Ceramic Museum
Hours: 9:00 to 16:30
Admission: 100 yen
Closed: Mondays (except during Golden Week), December 29 to January 3
This small museum displays a collection of Arita pottery in a two story stone building that was formerly a storehouse. One of the most interesting pieces is a large dish with illustrations of the local methods of porcelain production.

Izumiyama Quarry
Hours: Always open
Admission: Free
It was due to the discovery of kaolin stone at this site, that Arita developed into a prosperous center of porcelain production. In the meantime, there in no longer any active mining at the quarry, and visitors can view the exposed rocks from a nearby observation area.

Folk and History Museum
Hours: 9:00 to 16:30
Admission: 100 yen
Closed: December 29 to January 3
Located just beside the Izumiyama Quarry, this small museum covers the history of Arita with displays about porcelain production and daily life, including documents of the porcelain business and local currencies.

Tengudani Kiln Site
The Tengudani Kiln was one of the first kilns in Arita, built along a slope. The 50 meter long and five meter wide kiln no longer stands, but its location is marked. A reproduction of the kiln can be seen in the Arita Porcelain Park.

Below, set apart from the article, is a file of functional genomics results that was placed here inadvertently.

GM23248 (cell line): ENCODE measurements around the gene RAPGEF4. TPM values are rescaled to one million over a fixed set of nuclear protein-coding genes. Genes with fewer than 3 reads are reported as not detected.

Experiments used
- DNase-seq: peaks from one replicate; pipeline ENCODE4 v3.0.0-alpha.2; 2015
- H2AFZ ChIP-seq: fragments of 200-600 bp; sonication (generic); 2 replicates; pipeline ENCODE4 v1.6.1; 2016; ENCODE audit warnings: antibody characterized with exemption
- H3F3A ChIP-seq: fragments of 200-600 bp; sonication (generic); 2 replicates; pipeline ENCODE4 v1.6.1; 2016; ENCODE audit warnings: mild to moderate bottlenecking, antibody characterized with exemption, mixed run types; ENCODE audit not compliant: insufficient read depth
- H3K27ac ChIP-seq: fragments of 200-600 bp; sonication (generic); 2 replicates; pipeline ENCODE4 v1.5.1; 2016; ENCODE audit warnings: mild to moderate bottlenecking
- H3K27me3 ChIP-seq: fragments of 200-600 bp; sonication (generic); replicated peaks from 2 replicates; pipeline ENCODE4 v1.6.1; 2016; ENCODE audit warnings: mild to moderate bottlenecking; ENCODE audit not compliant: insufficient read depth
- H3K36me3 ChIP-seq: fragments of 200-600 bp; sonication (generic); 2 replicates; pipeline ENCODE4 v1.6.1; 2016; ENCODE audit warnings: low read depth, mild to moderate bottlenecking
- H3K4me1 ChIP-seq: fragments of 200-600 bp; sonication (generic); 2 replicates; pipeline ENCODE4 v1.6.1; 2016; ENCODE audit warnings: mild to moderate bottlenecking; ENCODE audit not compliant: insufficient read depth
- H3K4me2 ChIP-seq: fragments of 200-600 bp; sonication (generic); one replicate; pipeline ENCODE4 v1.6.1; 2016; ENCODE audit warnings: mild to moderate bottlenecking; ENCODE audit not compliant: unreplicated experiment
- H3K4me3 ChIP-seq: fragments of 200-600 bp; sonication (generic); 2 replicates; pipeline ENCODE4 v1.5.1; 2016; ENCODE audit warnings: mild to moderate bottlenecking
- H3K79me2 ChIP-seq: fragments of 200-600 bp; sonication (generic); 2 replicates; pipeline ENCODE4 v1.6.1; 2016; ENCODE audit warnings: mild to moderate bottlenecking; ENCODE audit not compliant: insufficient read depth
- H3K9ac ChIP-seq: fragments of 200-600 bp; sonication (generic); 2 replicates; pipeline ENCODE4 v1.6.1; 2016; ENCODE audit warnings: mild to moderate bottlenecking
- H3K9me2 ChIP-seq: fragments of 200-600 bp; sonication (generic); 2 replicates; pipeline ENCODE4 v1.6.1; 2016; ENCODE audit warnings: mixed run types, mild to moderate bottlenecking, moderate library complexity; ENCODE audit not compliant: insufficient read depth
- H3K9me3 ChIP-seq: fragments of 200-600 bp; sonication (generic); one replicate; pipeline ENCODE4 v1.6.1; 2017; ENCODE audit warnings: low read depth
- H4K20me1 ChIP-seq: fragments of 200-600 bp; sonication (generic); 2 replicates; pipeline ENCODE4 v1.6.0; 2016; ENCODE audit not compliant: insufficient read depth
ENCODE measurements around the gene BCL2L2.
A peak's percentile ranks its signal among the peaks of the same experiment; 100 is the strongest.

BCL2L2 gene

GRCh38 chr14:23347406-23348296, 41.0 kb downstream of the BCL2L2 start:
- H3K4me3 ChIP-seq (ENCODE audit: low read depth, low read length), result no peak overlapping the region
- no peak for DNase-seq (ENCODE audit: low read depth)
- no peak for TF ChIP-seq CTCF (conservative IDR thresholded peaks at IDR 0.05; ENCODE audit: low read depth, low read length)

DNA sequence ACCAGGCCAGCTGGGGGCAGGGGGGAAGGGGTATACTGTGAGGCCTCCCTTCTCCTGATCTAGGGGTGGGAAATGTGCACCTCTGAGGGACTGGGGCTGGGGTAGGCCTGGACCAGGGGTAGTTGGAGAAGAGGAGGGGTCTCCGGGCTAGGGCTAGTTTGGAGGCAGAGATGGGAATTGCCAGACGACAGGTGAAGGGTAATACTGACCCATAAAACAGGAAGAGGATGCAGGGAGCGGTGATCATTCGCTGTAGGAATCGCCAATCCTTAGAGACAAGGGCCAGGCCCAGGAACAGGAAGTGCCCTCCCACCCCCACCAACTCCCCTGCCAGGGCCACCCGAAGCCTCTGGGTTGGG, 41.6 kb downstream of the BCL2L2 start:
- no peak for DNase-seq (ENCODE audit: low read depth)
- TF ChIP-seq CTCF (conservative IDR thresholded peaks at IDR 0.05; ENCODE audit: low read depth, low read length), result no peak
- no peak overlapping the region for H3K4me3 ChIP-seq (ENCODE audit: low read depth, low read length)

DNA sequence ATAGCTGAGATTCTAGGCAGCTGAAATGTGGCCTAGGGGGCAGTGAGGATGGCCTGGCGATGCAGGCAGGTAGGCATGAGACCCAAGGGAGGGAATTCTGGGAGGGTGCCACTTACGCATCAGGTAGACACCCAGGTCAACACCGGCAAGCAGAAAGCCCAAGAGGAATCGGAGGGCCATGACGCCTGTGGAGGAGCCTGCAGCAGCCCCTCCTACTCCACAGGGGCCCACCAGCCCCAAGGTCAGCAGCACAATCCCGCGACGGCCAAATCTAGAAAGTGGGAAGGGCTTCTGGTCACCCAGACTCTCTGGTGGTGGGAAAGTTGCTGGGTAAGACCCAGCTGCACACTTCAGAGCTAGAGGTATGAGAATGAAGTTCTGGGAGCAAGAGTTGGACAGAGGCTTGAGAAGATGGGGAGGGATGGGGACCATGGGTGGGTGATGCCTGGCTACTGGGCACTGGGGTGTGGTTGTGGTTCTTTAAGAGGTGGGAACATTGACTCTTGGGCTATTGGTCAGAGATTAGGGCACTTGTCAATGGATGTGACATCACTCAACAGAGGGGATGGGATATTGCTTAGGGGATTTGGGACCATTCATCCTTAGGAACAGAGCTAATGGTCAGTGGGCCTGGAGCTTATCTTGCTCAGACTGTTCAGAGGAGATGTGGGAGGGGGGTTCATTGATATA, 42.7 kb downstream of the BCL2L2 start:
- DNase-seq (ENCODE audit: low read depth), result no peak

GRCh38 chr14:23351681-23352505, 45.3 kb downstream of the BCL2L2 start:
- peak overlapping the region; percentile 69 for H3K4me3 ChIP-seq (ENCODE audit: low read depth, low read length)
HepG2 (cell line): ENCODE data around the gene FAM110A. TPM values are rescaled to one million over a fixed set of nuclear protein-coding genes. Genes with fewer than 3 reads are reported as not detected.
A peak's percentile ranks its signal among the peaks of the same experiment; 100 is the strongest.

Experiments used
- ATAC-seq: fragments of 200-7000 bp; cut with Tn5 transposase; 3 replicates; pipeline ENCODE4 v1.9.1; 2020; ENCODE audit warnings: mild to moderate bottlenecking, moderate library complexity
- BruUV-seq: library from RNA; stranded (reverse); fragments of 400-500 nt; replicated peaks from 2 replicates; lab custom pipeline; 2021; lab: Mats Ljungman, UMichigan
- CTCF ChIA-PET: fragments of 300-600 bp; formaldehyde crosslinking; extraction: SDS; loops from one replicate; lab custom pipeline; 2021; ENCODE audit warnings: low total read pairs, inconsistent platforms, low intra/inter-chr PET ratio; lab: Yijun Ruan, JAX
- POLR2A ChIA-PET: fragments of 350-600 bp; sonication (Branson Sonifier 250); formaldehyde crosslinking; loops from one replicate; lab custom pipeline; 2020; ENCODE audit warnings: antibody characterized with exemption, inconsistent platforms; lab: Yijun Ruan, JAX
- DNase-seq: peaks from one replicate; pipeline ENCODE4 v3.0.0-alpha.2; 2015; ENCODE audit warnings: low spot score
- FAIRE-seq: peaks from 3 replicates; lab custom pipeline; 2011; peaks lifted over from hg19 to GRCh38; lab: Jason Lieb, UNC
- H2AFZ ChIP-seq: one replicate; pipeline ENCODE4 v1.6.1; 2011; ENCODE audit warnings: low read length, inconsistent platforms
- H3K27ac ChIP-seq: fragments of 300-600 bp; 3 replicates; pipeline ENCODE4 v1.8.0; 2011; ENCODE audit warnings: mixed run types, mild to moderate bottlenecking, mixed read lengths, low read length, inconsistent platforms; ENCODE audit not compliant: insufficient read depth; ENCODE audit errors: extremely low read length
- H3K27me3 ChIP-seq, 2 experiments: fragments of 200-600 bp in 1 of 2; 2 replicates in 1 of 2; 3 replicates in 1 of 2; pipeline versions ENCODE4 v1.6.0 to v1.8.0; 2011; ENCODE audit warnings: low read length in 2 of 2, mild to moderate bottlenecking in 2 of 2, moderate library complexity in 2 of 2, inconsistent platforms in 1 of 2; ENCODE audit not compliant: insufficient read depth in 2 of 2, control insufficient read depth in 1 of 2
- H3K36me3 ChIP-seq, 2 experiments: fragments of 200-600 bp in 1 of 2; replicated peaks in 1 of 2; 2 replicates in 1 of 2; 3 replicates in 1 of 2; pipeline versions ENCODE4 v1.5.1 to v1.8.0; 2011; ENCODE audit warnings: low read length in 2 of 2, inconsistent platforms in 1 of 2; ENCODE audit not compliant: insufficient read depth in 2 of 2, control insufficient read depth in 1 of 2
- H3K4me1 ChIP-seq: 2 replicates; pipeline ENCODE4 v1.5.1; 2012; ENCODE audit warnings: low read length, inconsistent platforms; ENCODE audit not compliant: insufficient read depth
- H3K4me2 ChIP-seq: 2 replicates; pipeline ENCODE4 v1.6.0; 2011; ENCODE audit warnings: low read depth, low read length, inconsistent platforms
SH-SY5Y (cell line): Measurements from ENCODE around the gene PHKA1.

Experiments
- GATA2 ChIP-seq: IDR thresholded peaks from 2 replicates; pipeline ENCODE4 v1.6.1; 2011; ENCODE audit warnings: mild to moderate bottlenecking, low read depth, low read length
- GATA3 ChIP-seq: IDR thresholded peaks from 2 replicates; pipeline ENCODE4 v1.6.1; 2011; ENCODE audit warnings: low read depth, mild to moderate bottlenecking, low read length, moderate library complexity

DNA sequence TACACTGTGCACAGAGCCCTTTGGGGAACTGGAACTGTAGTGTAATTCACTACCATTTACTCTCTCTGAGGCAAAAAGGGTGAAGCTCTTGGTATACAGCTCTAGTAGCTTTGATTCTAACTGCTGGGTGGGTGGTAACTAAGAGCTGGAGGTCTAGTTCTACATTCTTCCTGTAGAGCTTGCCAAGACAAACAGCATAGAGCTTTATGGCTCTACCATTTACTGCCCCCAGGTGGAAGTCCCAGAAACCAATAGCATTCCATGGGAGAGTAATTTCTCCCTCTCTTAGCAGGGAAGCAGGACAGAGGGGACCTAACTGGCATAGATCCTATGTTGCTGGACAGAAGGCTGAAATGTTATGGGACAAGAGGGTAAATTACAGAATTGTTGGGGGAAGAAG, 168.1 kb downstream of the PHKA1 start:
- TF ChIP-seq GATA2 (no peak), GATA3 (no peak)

Around Arita Station

Prefectural Museum of Kyushu Ceramic Arts
Hours: 9:00 to 17:00
Admission: Free (except for special exhibitions)
Closed: Mondays (except on national holidays), Dec 29-31
This is the best museum in Arita, providing a wealth of displays and information. Unfortunately, information in English is quite limited. The museum covers the history of ceramics on all of Kyushu, not just Arita.

Arita Porcelain Park

Located outside of the town center, the Arita Porcelain Park is a somewhat bizarre porcelain related theme park with a large reconstruction of the the Zwinger Palace of Dresden. Although the park has seen better days, some of its attractions are well done. Admission to the park grounds is free.

Zwinger Palace
Museum Hours: 10:00 to 16:00
Museum Admission: 500 yen
The main attraction of the Arita Porcelain Park is a reconstruction of the Zwinger Palace of Dresden, Germany, which houses a paid porcelain museum in its right wing. Like Arita, Dresden is famous for its local porcelain, Meissen Porcelain, produced not far from the city.